=onse-uently, the total velocity at the point P is the sum- mation of the elemental velocities at that point arising from all the in$nitesimal sections from a to b. The circulation 8 around the vorte2 sheet is e-ual to the sum of the strengths of all the elemental vortices located between a and b, and is given by

b

8=

a

I ds

9/./:

d V 0n the case of a vorte2 sheet there is a discontinuity in the tangential component of velocity across the sheet. This change in velocity can readily be related to the local sheet strength such that if we denote upper and lower velocities immediately above and below the vorte2 sheet, by ) and E respectively, then the local ;ump in tangential velocity across the vorte2 sheet is e-ual to the local sheet strength3 I =

)

The concept of the vorte2 sheet is instrumental in analysing the properties of aerofoil sections and $nds many applications in propeller theory. For e2ample, one such theory of aerofoil action might be to replace the aerofoil with a vorte2 sheet of variable strength, as shown in Figure /.*. The problem then becomes to calculate the distribution of I 9s: so as to make the aerofoil surface become a streamline to the ?ow. an inviscid ?ow.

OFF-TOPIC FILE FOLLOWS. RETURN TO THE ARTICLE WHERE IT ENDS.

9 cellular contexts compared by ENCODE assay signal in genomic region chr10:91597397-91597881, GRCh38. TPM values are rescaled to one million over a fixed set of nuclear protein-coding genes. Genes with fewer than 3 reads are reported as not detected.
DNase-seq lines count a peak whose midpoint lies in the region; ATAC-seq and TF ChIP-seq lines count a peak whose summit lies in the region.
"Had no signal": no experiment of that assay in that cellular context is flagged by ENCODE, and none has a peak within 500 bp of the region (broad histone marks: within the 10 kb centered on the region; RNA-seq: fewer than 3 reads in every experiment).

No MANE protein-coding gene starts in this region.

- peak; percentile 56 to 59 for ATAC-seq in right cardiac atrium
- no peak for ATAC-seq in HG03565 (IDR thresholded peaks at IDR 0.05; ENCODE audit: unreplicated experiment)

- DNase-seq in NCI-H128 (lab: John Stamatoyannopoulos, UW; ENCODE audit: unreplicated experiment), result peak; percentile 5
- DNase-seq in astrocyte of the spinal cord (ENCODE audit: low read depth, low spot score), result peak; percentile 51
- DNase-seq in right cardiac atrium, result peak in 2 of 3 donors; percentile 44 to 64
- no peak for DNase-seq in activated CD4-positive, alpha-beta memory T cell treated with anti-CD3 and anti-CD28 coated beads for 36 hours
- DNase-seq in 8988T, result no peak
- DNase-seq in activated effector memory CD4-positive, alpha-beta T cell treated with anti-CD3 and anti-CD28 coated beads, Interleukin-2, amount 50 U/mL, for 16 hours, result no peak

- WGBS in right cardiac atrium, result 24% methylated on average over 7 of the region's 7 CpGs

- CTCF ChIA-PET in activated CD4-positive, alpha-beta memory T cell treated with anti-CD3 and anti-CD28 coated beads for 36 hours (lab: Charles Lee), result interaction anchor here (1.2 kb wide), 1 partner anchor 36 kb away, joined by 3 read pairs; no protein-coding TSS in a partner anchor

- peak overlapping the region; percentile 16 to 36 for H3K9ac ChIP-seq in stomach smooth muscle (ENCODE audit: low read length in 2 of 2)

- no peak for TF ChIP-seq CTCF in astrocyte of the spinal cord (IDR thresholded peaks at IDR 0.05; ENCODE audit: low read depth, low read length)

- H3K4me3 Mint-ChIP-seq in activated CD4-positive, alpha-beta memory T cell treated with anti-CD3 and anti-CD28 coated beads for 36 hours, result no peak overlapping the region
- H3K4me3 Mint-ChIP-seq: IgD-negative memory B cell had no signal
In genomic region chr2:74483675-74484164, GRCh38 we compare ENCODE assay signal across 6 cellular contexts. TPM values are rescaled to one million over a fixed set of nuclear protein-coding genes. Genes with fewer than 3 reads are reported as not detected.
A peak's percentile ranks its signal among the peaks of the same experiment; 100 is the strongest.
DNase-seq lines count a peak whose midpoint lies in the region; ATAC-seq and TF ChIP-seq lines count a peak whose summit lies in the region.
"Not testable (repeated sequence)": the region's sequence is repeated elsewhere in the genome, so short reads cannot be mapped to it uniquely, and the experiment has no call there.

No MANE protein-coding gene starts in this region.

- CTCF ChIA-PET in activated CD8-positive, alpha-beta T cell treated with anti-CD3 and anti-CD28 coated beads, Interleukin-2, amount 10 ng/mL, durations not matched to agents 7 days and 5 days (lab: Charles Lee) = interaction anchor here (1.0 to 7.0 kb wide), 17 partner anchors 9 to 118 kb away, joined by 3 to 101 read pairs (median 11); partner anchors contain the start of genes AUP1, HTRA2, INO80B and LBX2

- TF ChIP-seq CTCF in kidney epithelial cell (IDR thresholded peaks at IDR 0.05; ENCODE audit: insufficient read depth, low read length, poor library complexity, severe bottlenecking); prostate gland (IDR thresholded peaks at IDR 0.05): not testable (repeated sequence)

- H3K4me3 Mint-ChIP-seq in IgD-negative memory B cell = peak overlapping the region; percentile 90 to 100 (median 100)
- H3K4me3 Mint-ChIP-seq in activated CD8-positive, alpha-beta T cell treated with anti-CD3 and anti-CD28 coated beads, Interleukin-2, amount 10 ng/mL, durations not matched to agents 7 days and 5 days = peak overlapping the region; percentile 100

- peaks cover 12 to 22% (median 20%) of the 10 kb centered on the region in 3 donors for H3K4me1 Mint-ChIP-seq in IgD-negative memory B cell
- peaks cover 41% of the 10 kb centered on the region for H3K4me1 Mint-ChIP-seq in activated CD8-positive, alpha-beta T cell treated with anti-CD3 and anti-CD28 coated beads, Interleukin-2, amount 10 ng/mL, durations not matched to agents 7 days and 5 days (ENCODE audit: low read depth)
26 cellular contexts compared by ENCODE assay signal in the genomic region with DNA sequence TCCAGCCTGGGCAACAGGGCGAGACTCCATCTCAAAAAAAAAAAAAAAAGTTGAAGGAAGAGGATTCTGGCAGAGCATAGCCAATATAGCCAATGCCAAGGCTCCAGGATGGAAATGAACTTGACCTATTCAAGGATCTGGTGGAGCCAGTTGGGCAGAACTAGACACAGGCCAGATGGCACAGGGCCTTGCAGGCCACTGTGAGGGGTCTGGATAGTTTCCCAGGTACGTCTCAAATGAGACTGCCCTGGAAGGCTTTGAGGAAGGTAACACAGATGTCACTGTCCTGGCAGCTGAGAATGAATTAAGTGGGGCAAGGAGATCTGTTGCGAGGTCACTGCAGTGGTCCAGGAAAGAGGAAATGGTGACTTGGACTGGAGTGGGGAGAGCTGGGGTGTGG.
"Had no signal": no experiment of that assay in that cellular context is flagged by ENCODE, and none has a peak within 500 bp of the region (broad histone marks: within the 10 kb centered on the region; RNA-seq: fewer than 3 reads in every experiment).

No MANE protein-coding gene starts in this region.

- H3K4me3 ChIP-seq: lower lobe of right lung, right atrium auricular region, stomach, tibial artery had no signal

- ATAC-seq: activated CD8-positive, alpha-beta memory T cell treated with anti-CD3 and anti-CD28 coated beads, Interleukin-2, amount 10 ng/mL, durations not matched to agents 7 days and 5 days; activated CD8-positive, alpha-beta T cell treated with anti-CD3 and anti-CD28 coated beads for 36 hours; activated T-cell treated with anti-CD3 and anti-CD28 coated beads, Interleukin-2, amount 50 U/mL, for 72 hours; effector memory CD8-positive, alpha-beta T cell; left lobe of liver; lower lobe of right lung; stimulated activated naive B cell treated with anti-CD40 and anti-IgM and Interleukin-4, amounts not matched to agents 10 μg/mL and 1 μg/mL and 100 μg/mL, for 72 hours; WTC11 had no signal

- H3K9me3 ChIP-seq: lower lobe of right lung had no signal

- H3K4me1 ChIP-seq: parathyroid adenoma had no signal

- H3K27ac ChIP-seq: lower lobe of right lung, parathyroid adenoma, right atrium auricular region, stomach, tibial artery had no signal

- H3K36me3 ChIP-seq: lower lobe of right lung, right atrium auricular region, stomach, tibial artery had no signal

Figure 7.#

vorte2 sheet

These analytical philosophies were known at the time of Prandtl in the early )+E.s6 however, they had to await the advent of high-speed digital computers some forty years later before solutions on a general basis could be attempted. 0n addition to being a convenient mathematical device for modelling aerofoil action, the idea of replacing the aerofoil surface with a vorte2 sheet also has a physical signi$cance. The thin boundary layer which is formed over the aerofoil surface is a highly viscous region in which the large velocity gradients produce substantial amounts of vorticity. =onse-uently, there is a distribution of vorticity along the aerofoil surface due to viscosity and the philosophy of replacing the aerofoil surface with a vorte2 sheet can be construed as a way of modelling the viscous effects in

a general vorte2 filament